Susanna Ting

Where can people purchase a road tax disc? • •

Post office. DVLA Website.

Who can provide an MOT certificate? Department for Transport Approved garage.

What are the laws covering seat belts, crash helmets and holding mobile phones whilst driving? • • •

All car occupants must use seat belts. All motorcycle riders and passengers must wear helmets. Holding mobile phones whilst driving is illegal.

What are the speed limits for cars and motorcycles? • • •

30 mph in built-up areas unless signs say otherwise. 60 mph on single carriageways. 70 mph on motorways and dual-carriageways

What should people do if they are involved in a road accident? • • • • •

Stop. Call the police and ambulance if somebody is injured Exchange contact, vehicle and insurance details. Make note of all events and details of the accident. Contact insurance company.


16 IDENTITY DOCUMENTS What identity documents are generally accepted? •

Home Office document

Certificate of identity

National Insurance card

Driving licence

Gas, electricity and phone bill, rent or benefits book


17 LOOKING FOR WORK Where are jobs advertised? Newspapers, jobcentres, notice boards, internet sites..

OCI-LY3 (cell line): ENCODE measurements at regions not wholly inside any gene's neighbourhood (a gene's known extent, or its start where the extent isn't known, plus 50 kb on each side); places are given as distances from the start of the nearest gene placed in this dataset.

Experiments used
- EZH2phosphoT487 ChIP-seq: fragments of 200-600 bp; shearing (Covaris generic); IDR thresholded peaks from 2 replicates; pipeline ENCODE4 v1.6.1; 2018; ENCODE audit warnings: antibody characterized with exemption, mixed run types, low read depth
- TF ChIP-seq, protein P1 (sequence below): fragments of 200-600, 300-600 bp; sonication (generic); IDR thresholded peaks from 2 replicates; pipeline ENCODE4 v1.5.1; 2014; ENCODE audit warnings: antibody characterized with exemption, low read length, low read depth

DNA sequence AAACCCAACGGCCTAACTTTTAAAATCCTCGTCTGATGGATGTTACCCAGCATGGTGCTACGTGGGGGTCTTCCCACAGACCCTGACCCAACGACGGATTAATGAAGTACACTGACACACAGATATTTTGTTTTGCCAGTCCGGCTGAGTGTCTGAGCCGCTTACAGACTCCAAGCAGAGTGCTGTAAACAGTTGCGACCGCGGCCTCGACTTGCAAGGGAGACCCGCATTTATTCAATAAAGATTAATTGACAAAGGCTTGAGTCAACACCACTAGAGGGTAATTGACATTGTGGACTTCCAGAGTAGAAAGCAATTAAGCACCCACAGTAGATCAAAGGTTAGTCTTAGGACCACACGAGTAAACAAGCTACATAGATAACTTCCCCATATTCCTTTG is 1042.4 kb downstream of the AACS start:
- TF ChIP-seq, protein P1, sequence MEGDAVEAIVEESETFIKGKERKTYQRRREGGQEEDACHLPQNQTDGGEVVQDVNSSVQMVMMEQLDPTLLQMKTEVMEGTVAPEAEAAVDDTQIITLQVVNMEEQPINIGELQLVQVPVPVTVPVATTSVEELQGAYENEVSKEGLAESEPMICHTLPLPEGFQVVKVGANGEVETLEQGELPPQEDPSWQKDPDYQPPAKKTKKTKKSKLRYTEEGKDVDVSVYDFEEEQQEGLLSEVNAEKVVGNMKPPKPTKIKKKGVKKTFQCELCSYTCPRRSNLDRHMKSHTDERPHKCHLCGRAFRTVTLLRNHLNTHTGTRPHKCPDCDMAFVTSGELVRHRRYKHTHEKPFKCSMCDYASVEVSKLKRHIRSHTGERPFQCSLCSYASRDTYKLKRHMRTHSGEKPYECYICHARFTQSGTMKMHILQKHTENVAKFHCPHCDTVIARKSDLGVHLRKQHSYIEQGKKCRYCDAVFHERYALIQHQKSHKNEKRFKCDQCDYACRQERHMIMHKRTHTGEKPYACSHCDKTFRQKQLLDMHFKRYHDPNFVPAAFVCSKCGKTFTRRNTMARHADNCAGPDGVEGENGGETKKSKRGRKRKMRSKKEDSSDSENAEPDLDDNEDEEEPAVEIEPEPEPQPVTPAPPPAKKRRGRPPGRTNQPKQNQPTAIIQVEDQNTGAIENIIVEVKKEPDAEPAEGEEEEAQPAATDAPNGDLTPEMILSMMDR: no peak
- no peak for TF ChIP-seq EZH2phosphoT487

Where can people access advice on finding jobs and claiming benefits? Jobcentre Plus.

What is a CV? Curriculum Vitae covering details of education, qualifications, previous employment, skills and interests.

Who can be a referee? Previous employer, college tutor. Independent professional people qualified to know your suitability for the job.

What is the purpose of a job interview? To ascertain your suitability for the job.


18 EQUAL RIGHTS AND DISCRIMINATION Which organisations discrimination?






Commission for Equality and Human Rights.

What can individuals do if they are subject to sexual harassment? •

Ask the culprit to stop.

Keep records of offences.